Once sea turtles make it past the breaking waves, they disappear into the ocean for many years, and only re-emerge on their birth beach in their 'teens'. This is known as 'the lost years'. Where have they been?
Finally, scientists have partially resolved the mystery, at least as far as sea turtles from Florida are concerned. To solve the enigma of the lost years of baby sea turtles, scientists glued tracking devices to the shells of 21 three-to-nine-month-old green sea turtles and released them back into the sea a few miles offshore from where they hatched.
They discovered they spend their early lives in the underwater forest of amber-yellow seaweed in the North Atlantic’s Sargasso Sea. The Sargasso Sea is named after the free-floating sargassum seaweed that thrives there. Unlike most seas, the Sargasso doesn’t have strict boundaries but is loosely formed by the swirling currents of the North Atlantic gyre.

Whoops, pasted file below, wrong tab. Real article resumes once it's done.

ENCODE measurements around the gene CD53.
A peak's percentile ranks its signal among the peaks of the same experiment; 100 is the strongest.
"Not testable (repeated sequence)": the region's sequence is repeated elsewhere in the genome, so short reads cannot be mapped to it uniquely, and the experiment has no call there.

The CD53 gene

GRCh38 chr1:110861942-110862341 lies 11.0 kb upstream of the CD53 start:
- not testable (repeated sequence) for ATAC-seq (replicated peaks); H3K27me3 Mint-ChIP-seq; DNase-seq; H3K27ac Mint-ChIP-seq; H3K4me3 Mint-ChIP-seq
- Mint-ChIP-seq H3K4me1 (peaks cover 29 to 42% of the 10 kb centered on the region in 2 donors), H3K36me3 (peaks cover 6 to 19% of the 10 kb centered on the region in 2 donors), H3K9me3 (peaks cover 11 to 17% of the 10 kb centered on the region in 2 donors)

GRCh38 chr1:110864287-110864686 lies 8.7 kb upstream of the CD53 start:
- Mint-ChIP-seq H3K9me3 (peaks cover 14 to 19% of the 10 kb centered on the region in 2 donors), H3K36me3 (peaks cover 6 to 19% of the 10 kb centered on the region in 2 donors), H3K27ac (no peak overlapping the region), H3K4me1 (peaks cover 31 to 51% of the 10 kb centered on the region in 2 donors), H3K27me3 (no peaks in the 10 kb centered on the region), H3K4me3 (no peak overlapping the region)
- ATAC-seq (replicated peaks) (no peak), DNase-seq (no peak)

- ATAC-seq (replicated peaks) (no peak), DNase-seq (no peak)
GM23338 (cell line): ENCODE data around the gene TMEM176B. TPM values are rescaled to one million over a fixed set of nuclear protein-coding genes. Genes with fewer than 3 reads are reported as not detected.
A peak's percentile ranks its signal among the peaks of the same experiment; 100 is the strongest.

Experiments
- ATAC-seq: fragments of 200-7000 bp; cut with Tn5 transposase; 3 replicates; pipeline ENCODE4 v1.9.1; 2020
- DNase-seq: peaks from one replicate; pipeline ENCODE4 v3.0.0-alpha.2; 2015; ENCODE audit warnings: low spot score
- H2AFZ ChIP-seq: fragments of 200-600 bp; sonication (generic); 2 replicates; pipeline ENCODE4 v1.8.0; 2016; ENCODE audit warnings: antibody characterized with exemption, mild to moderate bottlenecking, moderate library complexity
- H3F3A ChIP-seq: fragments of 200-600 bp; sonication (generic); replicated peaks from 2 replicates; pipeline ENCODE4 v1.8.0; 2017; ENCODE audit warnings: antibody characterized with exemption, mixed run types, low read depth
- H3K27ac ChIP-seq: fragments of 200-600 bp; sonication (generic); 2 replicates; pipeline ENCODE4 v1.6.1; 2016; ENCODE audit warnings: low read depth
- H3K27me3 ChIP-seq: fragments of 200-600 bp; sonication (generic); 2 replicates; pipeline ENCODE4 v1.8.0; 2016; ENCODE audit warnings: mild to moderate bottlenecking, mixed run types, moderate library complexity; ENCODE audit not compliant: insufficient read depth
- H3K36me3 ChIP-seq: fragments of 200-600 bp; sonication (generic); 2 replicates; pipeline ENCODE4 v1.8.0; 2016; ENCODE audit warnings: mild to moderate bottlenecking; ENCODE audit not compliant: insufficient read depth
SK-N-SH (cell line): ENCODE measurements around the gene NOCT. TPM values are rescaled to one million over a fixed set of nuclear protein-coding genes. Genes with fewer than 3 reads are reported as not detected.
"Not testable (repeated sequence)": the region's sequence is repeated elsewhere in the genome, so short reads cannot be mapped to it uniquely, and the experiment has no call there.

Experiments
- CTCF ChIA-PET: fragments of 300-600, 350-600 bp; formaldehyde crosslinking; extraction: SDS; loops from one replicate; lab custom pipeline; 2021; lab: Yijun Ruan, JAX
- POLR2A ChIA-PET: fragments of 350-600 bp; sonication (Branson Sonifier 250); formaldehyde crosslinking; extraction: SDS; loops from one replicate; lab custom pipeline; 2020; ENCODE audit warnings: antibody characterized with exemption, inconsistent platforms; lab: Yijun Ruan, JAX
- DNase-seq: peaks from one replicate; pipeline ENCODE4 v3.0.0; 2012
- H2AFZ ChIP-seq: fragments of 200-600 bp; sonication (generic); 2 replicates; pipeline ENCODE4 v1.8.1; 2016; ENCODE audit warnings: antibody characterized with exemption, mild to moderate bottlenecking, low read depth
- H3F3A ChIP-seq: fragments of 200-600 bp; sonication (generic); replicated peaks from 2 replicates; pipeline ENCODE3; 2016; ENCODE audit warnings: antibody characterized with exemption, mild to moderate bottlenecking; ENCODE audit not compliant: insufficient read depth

This study is the first that tracks the movements of such young turtles. Of those tracked, 14 of the 21 sea turtles rode north on the Gulf Stream current before exiting the underwater highway to either the western or northern Sargasso Sea.
This discovery suggests that the Sargasso Sea is an essential habitat for sea turtle populations and the good news is that this knowledge will help with future conservation efforts.
Florida Atlantic University biologist Jeanette Wyneken says, “These studies in which we learn where little sea turtles go to start growing up are fundamental to sound sea turtle conservation… if we don’t know where they are and what parts of the ocean are important to them, we are doing conservation blindfolded.”